For each session, I write a brief research summary. This practice helps solidify what was discussed, and better enables me to connect the dots between participants. Research summaries also highlight the most important trends or themes from a session, which gives my different teams an accessible way to digest research. Then later, they can help me come up with great recommendations and ideas.
✔ Look for patterns with affinity diagrams
This is one of the first things I do after I complete 6-7 research sessions. It’s the most classic way to synthesize research.
A brief outline of the process:
- I gather the notes I’ve taken for each participant and write down the different pain points, motivations, goals, needs, and tasks on post-its.
- Once I’ve done this for each participant, I take all my post-it notes and put them in relevant groups (all the pain points from all the participants go in one group, all the motivations from participants go in another, etc.).
- Once I’ve laid all that out, I cluster the similar post-its under each group. Oftentimes, after six research sessions, I can easily find patterns in different pain points, which means multiple people are having the same problems.
✔ Ideation/brainstorming sessions
A common misconception researchers face is that we’re supposed to go off and do all of this synthesizing alone. That is the exact opposite of how it should be; synthesis is a group effort. If you are feeling stuck, you can reach out to others for their ideas and perspectives, or even run some brainstorming sessions.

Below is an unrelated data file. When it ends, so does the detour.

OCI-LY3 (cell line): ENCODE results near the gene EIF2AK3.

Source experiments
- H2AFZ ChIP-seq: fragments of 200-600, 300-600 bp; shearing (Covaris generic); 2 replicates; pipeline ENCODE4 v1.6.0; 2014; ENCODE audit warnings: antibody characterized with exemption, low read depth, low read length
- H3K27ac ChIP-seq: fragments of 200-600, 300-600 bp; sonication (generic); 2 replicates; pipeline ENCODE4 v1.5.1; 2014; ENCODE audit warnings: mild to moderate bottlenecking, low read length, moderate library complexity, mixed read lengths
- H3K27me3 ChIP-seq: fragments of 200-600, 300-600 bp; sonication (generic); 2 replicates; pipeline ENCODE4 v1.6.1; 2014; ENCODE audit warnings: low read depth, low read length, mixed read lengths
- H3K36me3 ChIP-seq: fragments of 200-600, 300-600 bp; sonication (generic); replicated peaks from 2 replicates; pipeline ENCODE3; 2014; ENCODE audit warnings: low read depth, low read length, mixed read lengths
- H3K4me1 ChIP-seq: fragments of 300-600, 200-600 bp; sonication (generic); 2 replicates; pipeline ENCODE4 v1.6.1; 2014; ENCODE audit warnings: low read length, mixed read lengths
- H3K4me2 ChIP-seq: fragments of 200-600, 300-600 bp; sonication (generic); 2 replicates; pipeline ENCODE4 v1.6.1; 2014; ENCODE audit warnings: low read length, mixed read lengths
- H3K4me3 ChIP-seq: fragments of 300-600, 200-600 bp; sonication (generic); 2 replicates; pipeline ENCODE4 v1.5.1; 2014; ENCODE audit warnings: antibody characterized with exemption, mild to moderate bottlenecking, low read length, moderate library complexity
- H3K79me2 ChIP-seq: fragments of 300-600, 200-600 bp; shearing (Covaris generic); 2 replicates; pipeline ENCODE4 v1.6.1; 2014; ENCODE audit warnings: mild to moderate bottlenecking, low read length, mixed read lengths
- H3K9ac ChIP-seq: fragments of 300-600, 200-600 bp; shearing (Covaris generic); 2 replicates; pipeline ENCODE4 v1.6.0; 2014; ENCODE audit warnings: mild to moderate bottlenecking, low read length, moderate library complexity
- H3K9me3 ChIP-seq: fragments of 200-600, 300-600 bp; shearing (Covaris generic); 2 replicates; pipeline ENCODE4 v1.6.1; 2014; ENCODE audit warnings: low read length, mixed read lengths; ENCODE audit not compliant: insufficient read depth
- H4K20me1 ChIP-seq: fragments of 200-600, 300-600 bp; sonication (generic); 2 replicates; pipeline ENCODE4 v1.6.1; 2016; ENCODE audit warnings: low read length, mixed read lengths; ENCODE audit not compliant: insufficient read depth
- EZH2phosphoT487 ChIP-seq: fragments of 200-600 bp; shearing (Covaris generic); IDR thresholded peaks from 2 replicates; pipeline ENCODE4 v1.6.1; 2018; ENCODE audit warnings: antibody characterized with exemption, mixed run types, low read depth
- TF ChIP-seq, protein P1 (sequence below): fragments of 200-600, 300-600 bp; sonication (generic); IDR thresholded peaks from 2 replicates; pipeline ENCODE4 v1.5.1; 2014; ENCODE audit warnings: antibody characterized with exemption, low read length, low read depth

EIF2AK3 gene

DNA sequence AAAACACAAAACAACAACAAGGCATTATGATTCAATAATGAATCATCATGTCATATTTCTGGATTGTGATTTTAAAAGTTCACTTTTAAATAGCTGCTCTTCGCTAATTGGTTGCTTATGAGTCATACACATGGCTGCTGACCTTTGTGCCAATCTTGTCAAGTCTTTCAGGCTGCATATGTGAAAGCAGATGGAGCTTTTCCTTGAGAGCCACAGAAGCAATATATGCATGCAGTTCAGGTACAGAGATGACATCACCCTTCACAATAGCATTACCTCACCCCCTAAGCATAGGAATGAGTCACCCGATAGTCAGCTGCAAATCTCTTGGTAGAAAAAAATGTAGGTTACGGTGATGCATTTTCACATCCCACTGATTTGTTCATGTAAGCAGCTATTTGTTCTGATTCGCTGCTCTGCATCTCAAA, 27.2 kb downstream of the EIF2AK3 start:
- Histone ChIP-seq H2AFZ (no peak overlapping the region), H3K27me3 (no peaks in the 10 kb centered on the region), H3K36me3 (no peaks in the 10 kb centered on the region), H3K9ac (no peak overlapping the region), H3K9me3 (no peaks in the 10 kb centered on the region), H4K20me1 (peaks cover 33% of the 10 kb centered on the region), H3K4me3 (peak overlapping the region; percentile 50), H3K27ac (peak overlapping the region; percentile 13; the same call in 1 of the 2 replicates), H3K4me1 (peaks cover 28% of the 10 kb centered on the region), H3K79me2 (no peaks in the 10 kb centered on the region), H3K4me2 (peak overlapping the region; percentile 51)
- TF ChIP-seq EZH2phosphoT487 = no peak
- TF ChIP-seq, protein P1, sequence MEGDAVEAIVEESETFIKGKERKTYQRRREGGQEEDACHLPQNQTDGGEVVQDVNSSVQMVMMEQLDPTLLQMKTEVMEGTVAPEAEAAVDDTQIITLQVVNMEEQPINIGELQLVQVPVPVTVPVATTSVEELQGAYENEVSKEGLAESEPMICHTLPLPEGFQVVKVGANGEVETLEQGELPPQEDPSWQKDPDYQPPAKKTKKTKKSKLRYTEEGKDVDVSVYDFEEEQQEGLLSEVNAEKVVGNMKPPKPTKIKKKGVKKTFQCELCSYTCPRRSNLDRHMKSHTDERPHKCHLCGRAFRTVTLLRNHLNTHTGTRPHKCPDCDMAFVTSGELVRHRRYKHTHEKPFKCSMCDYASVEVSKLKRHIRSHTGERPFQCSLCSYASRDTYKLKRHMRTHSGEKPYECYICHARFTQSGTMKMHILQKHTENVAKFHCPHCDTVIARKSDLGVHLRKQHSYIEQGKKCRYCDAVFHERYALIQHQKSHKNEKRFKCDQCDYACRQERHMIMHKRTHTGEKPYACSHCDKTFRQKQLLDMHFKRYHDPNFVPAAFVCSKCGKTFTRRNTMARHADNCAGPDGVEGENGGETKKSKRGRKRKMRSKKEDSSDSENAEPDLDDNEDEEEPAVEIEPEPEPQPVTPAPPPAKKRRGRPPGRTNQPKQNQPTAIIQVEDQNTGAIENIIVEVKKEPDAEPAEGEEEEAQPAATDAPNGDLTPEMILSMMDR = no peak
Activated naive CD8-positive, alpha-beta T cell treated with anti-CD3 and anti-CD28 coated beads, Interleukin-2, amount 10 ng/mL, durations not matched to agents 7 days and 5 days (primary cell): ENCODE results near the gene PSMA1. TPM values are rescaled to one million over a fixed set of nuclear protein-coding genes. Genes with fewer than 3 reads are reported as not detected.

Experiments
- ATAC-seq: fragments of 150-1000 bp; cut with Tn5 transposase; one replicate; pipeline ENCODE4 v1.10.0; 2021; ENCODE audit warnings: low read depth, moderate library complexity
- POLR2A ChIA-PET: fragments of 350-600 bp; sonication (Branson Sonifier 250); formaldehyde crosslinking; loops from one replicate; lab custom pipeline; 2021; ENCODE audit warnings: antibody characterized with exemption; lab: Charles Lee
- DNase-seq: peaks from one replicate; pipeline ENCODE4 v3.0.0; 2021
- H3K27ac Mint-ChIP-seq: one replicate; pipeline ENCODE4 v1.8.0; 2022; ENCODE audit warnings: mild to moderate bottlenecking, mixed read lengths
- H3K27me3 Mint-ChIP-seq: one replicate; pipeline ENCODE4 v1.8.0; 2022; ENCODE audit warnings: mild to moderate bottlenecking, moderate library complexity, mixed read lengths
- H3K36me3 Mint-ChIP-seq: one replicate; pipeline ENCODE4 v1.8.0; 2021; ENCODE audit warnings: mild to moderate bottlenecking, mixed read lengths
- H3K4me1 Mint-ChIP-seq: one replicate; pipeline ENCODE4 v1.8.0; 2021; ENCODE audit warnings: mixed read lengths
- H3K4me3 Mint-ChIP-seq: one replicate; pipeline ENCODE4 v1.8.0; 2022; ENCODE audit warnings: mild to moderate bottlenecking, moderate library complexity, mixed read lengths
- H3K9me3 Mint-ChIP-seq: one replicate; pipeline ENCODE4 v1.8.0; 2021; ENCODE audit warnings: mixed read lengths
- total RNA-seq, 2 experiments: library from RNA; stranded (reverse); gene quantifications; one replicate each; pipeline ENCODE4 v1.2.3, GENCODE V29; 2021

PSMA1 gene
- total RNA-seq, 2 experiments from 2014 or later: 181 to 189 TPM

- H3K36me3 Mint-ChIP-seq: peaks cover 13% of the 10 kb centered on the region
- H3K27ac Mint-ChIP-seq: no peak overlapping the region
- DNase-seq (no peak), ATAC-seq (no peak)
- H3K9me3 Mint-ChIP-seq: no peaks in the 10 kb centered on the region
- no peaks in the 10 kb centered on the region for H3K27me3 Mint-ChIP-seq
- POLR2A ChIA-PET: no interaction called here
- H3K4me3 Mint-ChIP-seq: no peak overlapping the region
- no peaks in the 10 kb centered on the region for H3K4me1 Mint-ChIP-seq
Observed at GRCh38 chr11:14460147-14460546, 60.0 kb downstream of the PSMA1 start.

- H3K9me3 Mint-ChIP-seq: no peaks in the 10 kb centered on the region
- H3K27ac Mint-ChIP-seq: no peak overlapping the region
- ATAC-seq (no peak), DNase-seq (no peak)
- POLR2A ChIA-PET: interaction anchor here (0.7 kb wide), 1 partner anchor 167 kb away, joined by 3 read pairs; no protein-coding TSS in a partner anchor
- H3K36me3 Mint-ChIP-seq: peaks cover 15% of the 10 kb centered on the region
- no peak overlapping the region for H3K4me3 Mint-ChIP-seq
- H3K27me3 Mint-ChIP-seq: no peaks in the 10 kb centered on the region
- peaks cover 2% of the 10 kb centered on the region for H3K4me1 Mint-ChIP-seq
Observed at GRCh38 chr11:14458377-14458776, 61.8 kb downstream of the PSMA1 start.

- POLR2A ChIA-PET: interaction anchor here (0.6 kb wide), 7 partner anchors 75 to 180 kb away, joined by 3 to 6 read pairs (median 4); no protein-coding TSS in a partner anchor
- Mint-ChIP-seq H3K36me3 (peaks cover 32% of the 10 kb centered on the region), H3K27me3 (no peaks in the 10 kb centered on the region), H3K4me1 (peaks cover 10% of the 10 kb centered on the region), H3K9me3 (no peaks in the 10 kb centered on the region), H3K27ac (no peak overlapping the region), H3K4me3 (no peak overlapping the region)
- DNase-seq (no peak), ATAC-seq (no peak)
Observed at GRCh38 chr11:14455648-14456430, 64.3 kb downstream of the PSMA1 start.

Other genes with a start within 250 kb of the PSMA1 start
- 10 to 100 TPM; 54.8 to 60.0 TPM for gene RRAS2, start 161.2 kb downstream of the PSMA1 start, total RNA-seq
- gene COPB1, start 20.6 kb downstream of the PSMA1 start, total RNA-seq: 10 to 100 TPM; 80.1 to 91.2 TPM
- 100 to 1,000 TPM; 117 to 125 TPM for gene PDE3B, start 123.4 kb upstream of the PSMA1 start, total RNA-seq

✔ “How might we” statement sessions
I often gather a group of colleagues who are more familiar with the research we have done. Together, we review the research sessions and recordings and then compile a list of “how might we” statements.
What I love about these is they turn larger information into actionable nuggets of insights that inspire creativity. With these statements, I get re-energized from the different perspectives on how people are thinking about the research. I then run brainstorming sessions or create prototypes.
✔ Brainstorming/ideation sessions
Ideation sessions can happen during "how might we" sessions, or completely separately. I take my team and propose larger problems users are having with our product. Then, we each spend ten minutes coming up with ideas on how we might solve a problem like that.
The trick is, you can’t think about technical feasibility, and you are not meant to think about your product as it is. Instead, you are encouraged to start from scratch, as if there isn’t a current design or flow. This can lead to great ideas and offer fresh perspectives on the research from your team.
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After synthesis, we have to present our research. One of the worst things you can do after a generative research project wrap-up is to share a report via email and then let it collect dust in a digital folder somewhere.
Instead, I recommend presenting your research to your colleagues and allowing them to ask any questions. Catering your research reports to your audience is the number one way to get people to actually pay attention to your research synthesis.
Not everyone finds research as exciting as you do. Leave them with just enough to understand, and then guide them towards resources that enable them to learn more, on their own time. It doesn’t matter how good the findings are if you aren’t able to communicate them effectively with your team.
Now, whenever I create a research presentation, I use the following formula:
Informative + actionable + fun = solid user research presentation
➪ Check out this piece for a more comprehensive look on presentations that stick with stakeholders.
Designing your presentation so it’s informative:
✔ Know your audience and speak to their interests